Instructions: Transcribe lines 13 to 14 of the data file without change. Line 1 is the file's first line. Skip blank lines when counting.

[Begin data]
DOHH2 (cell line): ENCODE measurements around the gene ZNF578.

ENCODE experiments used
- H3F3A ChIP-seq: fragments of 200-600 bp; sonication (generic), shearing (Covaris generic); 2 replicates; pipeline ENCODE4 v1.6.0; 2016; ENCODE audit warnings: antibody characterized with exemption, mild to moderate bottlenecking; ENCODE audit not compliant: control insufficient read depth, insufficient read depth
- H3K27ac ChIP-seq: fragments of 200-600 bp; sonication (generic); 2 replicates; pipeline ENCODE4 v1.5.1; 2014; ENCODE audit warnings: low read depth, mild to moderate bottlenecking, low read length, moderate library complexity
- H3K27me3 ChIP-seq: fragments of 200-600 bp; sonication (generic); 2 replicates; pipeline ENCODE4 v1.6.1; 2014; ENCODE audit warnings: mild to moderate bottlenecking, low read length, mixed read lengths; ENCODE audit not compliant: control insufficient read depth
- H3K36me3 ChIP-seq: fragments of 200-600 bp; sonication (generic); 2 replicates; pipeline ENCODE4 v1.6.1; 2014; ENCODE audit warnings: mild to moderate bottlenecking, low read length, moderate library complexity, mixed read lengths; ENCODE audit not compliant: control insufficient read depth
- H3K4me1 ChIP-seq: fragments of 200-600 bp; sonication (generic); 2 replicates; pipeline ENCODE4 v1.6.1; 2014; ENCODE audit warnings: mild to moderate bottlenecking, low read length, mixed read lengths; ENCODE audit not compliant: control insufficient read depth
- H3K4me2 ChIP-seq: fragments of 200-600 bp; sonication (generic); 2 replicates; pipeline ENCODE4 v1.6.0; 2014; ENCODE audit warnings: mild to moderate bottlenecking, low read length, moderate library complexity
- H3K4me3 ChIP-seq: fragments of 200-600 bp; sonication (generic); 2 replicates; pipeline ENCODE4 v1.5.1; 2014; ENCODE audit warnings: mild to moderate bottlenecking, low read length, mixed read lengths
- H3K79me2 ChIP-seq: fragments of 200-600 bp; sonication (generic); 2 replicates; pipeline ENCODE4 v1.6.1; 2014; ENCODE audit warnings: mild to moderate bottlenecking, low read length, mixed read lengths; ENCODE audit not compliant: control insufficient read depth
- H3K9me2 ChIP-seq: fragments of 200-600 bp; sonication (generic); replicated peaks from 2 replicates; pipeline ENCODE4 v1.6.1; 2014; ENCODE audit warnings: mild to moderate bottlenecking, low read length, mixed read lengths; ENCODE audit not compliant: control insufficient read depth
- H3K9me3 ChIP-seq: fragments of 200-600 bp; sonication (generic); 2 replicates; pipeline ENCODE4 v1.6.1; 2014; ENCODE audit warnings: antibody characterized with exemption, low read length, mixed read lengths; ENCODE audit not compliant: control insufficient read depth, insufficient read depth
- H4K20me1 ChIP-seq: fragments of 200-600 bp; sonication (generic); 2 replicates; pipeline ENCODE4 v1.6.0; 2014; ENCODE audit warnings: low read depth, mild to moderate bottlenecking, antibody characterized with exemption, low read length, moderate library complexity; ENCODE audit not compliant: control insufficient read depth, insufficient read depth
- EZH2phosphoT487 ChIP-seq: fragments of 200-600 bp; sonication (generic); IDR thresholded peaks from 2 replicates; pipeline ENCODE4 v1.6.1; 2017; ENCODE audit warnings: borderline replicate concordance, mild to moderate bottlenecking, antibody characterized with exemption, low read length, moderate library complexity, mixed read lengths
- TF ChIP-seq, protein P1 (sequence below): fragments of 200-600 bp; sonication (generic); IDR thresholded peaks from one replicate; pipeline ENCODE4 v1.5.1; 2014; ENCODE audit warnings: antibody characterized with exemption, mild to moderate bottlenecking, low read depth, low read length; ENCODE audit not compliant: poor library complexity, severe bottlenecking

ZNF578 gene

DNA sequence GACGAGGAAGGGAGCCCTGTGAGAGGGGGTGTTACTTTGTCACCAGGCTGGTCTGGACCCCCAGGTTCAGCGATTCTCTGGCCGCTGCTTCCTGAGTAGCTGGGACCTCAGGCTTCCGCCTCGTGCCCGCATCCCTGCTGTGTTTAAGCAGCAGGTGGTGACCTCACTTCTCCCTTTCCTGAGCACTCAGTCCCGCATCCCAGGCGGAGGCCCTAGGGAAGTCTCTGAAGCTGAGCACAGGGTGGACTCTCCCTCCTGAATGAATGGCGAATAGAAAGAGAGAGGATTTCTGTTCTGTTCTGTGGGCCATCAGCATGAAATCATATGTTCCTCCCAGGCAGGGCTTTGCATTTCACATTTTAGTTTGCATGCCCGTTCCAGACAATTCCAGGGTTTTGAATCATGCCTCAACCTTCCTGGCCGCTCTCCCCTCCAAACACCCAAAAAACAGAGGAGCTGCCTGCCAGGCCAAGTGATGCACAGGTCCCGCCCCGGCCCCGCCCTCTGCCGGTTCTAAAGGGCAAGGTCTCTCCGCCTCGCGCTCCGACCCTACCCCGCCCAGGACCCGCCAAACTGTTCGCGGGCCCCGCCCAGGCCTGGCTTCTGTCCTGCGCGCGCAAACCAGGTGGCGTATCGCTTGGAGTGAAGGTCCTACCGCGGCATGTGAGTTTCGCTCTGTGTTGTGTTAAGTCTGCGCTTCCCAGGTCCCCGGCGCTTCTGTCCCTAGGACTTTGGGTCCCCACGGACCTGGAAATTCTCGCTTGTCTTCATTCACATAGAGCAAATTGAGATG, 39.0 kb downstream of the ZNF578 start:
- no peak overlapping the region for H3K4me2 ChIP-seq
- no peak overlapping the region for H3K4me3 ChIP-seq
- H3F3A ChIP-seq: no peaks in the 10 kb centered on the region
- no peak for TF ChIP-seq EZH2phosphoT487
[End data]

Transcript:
- H4K20me1 ChIP-seq: fragments of 200-600 bp; sonication (generic); 2 replicates; pipeline ENCODE4 v1.6.0; 2014; ENCODE audit warnings: low read depth, mild to moderate bottlenecking, antibody characterized with exemption, low read length, moderate library complexity; ENCODE audit not compliant: control insufficient read depth, insufficient read depth
- EZH2phosphoT487 ChIP-seq: fragments of 200-600 bp; sonication (generic); IDR thresholded peaks from 2 replicates; pipeline ENCODE4 v1.6.1; 2017; ENCODE audit warnings: borderline replicate concordance, mild to moderate bottlenecking, antibody characterized with exemption, low read length, moderate library complexity, mixed read lengths